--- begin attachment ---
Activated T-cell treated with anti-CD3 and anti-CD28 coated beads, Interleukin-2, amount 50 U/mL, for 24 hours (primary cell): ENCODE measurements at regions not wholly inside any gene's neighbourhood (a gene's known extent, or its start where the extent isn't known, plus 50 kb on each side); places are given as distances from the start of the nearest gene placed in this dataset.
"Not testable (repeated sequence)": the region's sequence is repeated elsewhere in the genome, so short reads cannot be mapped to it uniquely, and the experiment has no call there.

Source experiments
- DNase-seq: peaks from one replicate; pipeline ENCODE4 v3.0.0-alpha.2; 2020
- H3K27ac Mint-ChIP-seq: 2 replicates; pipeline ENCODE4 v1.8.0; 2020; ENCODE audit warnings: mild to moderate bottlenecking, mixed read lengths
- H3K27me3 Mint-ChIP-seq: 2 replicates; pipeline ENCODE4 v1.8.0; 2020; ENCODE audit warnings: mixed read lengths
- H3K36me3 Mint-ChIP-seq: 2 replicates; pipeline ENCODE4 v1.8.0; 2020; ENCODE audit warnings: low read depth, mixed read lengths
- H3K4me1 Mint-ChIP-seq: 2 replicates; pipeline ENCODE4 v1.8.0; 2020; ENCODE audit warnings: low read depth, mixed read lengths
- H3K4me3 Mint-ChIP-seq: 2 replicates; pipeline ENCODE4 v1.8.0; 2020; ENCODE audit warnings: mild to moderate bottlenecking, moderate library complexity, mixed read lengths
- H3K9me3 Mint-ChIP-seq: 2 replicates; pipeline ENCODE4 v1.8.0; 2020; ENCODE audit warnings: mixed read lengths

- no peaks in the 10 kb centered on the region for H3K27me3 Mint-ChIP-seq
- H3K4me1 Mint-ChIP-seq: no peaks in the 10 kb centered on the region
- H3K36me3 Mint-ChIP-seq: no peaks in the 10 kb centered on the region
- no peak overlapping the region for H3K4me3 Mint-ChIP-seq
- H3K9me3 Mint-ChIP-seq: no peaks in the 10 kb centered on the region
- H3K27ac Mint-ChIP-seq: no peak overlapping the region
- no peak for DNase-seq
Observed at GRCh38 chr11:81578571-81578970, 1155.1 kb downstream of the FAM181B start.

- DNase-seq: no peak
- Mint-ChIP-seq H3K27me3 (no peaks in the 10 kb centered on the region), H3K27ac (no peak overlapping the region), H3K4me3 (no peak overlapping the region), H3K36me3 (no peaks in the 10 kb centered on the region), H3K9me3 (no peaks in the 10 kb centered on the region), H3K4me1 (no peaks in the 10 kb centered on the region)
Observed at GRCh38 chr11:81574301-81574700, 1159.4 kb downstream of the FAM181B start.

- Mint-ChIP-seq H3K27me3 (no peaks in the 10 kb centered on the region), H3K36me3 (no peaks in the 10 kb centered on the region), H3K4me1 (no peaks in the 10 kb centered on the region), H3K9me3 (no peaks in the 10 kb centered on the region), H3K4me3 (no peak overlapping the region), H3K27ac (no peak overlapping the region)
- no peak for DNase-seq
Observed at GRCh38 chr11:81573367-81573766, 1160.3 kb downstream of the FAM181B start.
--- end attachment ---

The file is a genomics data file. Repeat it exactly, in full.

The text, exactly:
Activated T-cell treated with anti-CD3 and anti-CD28 coated beads, Interleukin-2, amount 50 U/mL, for 24 hours (primary cell): ENCODE measurements at regions not wholly inside any gene's neighbourhood (a gene's known extent, or its start where the extent isn't known, plus 50 kb on each side); places are given as distances from the start of the nearest gene placed in this dataset.
"Not testable (repeated sequence)": the region's sequence is repeated elsewhere in the genome, so short reads cannot be mapped to it uniquely, and the experiment has no call there.

Source experiments
- DNase-seq: peaks from one replicate; pipeline ENCODE4 v3.0.0-alpha.2; 2020
- H3K27ac Mint-ChIP-seq: 2 replicates; pipeline ENCODE4 v1.8.0; 2020; ENCODE audit warnings: mild to moderate bottlenecking, mixed read lengths
- H3K27me3 Mint-ChIP-seq: 2 replicates; pipeline ENCODE4 v1.8.0; 2020; ENCODE audit warnings: mixed read lengths
- H3K36me3 Mint-ChIP-seq: 2 replicates; pipeline ENCODE4 v1.8.0; 2020; ENCODE audit warnings: low read depth, mixed read lengths
- H3K4me1 Mint-ChIP-seq: 2 replicates; pipeline ENCODE4 v1.8.0; 2020; ENCODE audit warnings: low read depth, mixed read lengths
- H3K4me3 Mint-ChIP-seq: 2 replicates; pipeline ENCODE4 v1.8.0; 2020; ENCODE audit warnings: mild to moderate bottlenecking, moderate library complexity, mixed read lengths
- H3K9me3 Mint-ChIP-seq: 2 replicates; pipeline ENCODE4 v1.8.0; 2020; ENCODE audit warnings: mixed read lengths

- no peaks in the 10 kb centered on the region for H3K27me3 Mint-ChIP-seq
- H3K4me1 Mint-ChIP-seq: no peaks in the 10 kb centered on the region
- H3K36me3 Mint-ChIP-seq: no peaks in the 10 kb centered on the region
- no peak overlapping the region for H3K4me3 Mint-ChIP-seq
- H3K9me3 Mint-ChIP-seq: no peaks in the 10 kb centered on the region
- H3K27ac Mint-ChIP-seq: no peak overlapping the region
- no peak for DNase-seq
Observed at GRCh38 chr11:81578571-81578970, 1155.1 kb downstream of the FAM181B start.

- DNase-seq: no peak
- Mint-ChIP-seq H3K27me3 (no peaks in the 10 kb centered on the region), H3K27ac (no peak overlapping the region), H3K4me3 (no peak overlapping the region), H3K36me3 (no peaks in the 10 kb centered on the region), H3K9me3 (no peaks in the 10 kb centered on the region), H3K4me1 (no peaks in the 10 kb centered on the region)
Observed at GRCh38 chr11:81574301-81574700, 1159.4 kb downstream of the FAM181B start.

- Mint-ChIP-seq H3K27me3 (no peaks in the 10 kb centered on the region), H3K36me3 (no peaks in the 10 kb centered on the region), H3K4me1 (no peaks in the 10 kb centered on the region), H3K9me3 (no peaks in the 10 kb centered on the region), H3K4me3 (no peak overlapping the region), H3K27ac (no peak overlapping the region)
- no peak for DNase-seq
Observed at GRCh38 chr11:81573367-81573766, 1160.3 kb downstream of the FAM181B start.